Adapted by Joyce Maynard (To Die For) from her own novel and directed by Jason Reitman (responsible for such indie beauties as Up in the Air and Thank You For Smoking), this is a beautiful, gentle, beguiling film which also manages to be enormously gripping. Tiny fragments of back story are shown economically through silent scenes in which relative newcomer Tom Lipinski is perfectly cast as the younger Brolin, while the central narrative pushes forward, so rich in detail and atmosphere it feels like it covers far more than a Labor weekend of time.  

Central to the film’s wonder are the performances. Brolin (let’s cite No Country for Old Men rather than the disappointing Gangster Squad) is impeccable – a crim of uncertain provenance who knows how to make the best peach pie, instructing the shell-shocked Adele: “If the phone rings when you’re making a crust, you just let ’em call you back”. The couple’s chemistry is either a testament to their acting prowess or simply one reason why both are such big stars, but no less intoxicating for its inevitability. As Adele sheds the ill-fitting clothes and straggly hair and blossoms under his hothouse attentions, Brolin’s Frank rapidly becomes the poster boy for Stockholm syndrome.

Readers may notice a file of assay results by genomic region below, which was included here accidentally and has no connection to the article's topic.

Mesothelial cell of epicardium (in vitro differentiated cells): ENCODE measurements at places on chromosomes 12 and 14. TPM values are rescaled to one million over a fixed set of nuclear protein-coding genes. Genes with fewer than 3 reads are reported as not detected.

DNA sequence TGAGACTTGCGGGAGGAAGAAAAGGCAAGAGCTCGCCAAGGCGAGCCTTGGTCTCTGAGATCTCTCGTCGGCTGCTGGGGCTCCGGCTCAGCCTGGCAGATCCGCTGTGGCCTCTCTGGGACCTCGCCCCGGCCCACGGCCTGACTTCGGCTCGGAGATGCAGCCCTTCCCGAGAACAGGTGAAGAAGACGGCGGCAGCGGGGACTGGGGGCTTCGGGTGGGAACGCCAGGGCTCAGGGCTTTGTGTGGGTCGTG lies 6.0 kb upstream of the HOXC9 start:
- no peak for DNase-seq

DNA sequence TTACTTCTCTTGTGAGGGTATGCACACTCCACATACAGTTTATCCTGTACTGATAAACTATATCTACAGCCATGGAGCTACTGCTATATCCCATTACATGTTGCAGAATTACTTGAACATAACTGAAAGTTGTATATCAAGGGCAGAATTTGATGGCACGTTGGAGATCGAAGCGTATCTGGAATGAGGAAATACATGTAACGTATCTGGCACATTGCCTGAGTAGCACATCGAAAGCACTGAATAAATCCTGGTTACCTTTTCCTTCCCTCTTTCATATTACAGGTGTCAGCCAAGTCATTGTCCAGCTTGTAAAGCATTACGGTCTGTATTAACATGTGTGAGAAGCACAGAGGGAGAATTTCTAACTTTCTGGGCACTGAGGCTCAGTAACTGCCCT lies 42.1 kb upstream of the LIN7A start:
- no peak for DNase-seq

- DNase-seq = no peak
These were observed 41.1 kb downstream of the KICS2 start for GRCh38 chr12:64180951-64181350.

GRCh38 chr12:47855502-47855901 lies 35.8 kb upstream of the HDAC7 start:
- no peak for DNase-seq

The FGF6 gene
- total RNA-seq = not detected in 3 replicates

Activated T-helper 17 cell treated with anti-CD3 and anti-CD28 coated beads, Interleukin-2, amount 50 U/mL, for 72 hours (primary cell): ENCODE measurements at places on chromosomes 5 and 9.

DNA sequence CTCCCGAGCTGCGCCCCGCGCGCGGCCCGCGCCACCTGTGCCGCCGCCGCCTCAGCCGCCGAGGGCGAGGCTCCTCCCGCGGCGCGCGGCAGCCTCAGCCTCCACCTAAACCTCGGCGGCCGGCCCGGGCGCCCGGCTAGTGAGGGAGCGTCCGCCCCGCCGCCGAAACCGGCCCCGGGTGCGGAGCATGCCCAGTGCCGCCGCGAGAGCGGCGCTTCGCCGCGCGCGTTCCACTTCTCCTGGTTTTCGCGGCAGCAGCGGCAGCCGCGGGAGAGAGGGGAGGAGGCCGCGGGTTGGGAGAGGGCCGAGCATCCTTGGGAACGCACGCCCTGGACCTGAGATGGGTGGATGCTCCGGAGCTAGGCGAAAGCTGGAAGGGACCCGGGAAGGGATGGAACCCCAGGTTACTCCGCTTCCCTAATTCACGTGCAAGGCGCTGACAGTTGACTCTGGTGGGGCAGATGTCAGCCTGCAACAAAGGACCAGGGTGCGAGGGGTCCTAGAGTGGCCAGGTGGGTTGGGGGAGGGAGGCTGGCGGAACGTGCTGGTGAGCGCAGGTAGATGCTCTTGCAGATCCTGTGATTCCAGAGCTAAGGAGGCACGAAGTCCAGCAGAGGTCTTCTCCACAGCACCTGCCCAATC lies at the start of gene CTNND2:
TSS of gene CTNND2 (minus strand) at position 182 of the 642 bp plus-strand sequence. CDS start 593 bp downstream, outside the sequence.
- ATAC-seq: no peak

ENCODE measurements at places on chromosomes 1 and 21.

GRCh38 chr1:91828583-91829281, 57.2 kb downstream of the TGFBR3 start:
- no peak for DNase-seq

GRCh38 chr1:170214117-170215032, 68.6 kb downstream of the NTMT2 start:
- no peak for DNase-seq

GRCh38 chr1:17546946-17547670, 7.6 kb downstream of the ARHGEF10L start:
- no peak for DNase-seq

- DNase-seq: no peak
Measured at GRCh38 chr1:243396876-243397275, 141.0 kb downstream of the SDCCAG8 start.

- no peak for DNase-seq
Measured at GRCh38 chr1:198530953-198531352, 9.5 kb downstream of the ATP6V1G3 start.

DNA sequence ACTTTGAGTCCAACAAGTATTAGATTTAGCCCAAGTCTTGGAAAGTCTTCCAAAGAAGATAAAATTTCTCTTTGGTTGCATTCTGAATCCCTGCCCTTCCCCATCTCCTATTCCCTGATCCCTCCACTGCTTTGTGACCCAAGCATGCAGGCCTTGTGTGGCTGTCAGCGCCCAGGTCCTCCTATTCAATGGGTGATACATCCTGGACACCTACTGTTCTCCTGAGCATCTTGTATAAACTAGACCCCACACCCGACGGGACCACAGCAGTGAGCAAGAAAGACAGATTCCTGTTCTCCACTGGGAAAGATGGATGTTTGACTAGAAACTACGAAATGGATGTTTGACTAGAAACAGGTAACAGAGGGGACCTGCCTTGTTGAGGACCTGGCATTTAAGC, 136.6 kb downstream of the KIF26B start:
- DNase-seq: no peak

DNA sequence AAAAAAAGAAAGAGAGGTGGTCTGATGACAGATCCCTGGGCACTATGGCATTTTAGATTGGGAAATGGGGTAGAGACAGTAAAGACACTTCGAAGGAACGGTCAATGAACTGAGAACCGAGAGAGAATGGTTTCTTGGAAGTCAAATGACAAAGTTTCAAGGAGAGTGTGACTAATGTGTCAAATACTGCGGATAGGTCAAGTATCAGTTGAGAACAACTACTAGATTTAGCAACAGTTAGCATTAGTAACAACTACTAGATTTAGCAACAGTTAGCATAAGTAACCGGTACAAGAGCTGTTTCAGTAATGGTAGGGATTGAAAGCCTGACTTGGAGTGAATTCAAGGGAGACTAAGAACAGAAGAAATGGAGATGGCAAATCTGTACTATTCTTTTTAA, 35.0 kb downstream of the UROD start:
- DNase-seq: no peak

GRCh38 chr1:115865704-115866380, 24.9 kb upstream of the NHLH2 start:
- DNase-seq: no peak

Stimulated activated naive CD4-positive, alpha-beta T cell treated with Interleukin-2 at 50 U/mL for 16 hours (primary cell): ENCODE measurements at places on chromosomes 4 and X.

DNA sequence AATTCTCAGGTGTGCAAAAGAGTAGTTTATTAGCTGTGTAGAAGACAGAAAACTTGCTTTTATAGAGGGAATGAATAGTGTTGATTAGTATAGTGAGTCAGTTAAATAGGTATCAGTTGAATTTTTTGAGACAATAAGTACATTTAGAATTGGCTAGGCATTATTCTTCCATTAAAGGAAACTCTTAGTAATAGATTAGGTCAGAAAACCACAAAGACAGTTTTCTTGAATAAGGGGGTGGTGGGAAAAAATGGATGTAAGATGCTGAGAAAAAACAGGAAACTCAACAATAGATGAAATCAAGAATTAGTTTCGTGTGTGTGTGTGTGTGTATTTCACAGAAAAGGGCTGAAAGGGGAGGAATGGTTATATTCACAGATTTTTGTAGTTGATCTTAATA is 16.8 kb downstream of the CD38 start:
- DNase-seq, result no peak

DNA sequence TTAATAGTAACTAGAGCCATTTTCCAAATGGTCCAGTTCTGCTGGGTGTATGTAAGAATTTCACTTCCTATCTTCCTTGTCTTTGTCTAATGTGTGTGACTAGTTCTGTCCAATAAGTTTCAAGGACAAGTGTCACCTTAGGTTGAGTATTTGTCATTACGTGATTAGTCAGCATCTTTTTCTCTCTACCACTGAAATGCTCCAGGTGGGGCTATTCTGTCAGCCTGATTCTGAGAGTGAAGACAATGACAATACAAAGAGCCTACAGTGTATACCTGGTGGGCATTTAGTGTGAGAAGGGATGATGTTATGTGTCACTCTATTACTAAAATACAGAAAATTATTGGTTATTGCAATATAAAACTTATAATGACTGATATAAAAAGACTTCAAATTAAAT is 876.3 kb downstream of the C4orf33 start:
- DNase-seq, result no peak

Tense, romantic and perfectly pitched, this simple tale focuses on high quality drama over tricksy plotting or dazzling camerawork. Plus it has the best pie recipe you’ll ever see.


This review first appeared in the Sunday Star Times, 15th April 2012

Two couples meet in the middle-class bohemia of a New York apartment to discuss a violent incident between their two school-aged sons.

Whether Zachary was “armed” with a stick, or had been “provoked” by Ethan into losing his cool, this argument is the catalyst for an afternoon of accusation, retribution and attempted reconciliation (though not strictly in that order).

Adapted from an award-winning play by playwright Yasmina Reza and director Roman Polanski, the action happens over a crisply articulated 80 minutes, principally in one room. The audience’s engagement in such a relatively static piece of cinema will depend entirely on its appreciation of the spiky dialogue, amusing performances and its tolerance for the insufferable characters.

And it’s the headline cast that should have you at “hello”. Three Oscar winners (Foster, Winslet and Waltz – we don’t even need their first names) and a nominee (it’s only a matter of time before John C Reilly’s buffoonish talents are rewarded) perform this chamber piece.

As any parent would, they start off civil and personable, discussing unrest in Africa and nodding in agreement that “culture can be such a powerful source for peace”, before gradually revealing themselves, warts, wrinkles and all to be as obnoxious as anyone you’re likely to meet on the PTA. Soon we have Foster wailing “I am an advocate for civilised behaviour!” while Christoph Waltz’s mobile phone rings off the hook and his uptight investment banker wife (Winslet) shoots him evil looks.